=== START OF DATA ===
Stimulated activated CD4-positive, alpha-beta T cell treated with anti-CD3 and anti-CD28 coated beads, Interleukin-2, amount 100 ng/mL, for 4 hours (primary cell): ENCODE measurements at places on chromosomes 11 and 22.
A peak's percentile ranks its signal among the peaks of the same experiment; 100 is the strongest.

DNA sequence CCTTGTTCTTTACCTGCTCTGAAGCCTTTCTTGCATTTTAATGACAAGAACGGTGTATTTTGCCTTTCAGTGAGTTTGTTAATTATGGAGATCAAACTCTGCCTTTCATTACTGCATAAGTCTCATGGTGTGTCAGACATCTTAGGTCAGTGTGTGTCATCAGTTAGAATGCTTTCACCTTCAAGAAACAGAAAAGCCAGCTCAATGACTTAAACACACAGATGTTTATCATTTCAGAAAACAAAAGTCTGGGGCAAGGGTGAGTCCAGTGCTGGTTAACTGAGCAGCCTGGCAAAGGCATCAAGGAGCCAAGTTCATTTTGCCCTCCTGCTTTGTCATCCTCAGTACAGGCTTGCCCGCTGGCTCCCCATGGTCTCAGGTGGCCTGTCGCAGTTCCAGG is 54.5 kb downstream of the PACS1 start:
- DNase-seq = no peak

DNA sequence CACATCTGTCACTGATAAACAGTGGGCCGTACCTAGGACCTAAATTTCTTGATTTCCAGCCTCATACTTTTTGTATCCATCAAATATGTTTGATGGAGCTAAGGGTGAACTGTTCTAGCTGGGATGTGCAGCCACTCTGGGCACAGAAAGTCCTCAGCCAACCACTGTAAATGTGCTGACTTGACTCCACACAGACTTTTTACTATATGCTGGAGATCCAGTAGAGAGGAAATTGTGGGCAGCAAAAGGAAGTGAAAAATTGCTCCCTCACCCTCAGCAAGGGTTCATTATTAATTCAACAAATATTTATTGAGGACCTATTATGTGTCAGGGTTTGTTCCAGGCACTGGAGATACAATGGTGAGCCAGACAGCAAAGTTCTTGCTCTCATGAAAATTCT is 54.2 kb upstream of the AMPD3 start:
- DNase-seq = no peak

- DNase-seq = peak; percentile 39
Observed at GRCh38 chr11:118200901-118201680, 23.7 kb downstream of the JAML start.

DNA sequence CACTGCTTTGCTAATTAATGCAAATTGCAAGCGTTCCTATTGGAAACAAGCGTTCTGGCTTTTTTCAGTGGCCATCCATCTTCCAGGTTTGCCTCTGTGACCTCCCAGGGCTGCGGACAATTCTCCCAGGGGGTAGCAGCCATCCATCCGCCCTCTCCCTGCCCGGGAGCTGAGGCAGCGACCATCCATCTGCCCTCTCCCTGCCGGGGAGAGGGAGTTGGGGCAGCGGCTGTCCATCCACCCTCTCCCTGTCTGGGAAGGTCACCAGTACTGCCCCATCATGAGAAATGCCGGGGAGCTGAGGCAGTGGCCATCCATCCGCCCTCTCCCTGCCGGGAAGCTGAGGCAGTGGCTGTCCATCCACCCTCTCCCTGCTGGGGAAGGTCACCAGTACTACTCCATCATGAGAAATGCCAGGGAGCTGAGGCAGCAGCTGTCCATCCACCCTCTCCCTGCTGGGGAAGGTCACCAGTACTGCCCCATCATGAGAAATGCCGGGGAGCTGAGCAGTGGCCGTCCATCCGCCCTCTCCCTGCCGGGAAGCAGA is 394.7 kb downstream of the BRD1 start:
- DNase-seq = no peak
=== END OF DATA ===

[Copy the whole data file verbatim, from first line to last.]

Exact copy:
Stimulated activated CD4-positive, alpha-beta T cell treated with anti-CD3 and anti-CD28 coated beads, Interleukin-2, amount 100 ng/mL, for 4 hours (primary cell): ENCODE measurements at places on chromosomes 11 and 22.
A peak's percentile ranks its signal among the peaks of the same experiment; 100 is the strongest.

DNA sequence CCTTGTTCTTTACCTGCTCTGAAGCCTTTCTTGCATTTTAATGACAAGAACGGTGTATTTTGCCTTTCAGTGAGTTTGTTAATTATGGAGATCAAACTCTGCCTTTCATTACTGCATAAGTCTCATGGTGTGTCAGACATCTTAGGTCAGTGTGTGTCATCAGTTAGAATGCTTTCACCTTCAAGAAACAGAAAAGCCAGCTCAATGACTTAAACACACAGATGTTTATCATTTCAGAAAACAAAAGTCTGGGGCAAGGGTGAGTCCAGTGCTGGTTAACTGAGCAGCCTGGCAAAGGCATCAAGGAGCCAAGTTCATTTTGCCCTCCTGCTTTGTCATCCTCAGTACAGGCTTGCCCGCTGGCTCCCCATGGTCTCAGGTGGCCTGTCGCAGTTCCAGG is 54.5 kb downstream of the PACS1 start:
- DNase-seq = no peak

DNA sequence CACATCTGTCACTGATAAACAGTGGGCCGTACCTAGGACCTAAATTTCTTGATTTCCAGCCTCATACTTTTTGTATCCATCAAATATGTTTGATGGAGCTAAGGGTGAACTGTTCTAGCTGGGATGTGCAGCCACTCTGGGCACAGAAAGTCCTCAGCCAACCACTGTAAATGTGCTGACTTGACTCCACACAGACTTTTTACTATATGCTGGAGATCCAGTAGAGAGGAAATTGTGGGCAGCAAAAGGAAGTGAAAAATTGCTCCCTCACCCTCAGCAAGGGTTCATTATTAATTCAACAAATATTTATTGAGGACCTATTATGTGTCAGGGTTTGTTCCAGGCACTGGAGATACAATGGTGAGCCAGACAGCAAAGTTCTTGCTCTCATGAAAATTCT is 54.2 kb upstream of the AMPD3 start:
- DNase-seq = no peak

- DNase-seq = peak; percentile 39
Observed at GRCh38 chr11:118200901-118201680, 23.7 kb downstream of the JAML start.

DNA sequence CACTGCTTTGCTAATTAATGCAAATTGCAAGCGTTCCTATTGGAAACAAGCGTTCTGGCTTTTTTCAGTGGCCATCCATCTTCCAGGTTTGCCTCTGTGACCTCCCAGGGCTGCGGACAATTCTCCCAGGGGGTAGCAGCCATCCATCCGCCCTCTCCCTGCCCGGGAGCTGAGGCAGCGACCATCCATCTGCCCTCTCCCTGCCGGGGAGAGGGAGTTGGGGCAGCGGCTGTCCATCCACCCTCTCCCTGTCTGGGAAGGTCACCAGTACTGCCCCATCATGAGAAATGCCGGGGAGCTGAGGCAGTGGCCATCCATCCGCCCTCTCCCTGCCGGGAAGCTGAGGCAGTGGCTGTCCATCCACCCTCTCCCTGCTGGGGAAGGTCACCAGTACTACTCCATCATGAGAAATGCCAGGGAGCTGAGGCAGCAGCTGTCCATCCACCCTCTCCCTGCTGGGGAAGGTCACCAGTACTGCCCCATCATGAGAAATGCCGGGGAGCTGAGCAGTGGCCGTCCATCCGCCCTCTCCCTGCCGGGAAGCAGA is 394.7 kb downstream of the BRD1 start:
- DNase-seq = no peak